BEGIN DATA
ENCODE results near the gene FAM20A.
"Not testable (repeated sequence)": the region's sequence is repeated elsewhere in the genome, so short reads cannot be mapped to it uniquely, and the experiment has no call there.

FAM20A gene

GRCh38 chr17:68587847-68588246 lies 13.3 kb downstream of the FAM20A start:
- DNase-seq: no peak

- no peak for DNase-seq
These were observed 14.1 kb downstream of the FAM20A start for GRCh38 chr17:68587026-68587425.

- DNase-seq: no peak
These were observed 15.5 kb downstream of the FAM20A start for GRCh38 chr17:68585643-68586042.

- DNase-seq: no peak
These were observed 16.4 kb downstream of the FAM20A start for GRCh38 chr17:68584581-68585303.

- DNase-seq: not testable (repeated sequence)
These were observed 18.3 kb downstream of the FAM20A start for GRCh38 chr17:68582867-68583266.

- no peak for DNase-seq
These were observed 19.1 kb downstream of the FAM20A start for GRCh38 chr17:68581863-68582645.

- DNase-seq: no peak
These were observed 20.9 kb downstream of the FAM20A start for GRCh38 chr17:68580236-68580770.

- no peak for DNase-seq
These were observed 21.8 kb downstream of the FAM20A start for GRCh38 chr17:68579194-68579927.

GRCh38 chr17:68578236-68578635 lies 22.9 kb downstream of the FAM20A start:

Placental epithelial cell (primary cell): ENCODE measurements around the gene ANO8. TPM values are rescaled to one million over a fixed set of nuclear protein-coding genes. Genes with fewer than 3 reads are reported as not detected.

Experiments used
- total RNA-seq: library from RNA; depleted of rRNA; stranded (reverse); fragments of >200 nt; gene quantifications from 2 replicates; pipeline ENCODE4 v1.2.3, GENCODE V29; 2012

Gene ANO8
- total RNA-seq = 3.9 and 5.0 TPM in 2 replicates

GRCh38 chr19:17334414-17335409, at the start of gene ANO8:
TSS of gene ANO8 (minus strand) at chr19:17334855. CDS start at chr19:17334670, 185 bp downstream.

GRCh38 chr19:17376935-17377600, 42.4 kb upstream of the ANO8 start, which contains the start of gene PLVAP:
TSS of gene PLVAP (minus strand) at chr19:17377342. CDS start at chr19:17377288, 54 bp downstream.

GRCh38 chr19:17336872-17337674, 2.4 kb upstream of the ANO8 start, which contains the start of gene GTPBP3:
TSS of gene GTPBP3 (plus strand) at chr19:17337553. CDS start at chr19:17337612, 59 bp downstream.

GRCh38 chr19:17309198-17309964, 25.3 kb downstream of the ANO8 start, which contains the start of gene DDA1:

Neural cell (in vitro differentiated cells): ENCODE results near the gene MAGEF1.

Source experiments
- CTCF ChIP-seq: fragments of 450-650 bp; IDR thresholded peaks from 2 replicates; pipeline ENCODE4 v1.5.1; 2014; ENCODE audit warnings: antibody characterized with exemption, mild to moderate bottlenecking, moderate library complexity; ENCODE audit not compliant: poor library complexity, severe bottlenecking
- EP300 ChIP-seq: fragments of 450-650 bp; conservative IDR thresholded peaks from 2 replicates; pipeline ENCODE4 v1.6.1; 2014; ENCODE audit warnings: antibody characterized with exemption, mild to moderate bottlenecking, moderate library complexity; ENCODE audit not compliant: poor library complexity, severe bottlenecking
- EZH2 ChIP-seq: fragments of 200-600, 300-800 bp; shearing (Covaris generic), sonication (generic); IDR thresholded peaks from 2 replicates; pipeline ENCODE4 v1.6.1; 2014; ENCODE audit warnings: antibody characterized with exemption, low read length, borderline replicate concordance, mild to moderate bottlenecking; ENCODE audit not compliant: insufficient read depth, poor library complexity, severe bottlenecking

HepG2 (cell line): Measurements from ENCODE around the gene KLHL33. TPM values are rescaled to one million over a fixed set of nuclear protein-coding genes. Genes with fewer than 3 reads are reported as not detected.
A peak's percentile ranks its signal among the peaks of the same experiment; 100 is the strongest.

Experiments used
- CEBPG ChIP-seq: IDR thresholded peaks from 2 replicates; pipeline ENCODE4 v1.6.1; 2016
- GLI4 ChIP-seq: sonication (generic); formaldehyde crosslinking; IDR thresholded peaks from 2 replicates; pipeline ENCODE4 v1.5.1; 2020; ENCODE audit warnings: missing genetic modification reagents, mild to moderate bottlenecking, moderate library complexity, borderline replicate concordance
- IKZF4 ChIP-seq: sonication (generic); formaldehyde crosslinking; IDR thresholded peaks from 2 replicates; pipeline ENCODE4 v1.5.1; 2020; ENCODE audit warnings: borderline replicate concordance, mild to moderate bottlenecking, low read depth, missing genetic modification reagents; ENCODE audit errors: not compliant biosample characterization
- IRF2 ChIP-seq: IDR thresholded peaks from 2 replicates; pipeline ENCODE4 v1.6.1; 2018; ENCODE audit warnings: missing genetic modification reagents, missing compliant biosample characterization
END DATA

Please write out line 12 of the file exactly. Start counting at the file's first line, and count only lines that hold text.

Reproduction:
- DNase-seq: not testable (repeated sequence)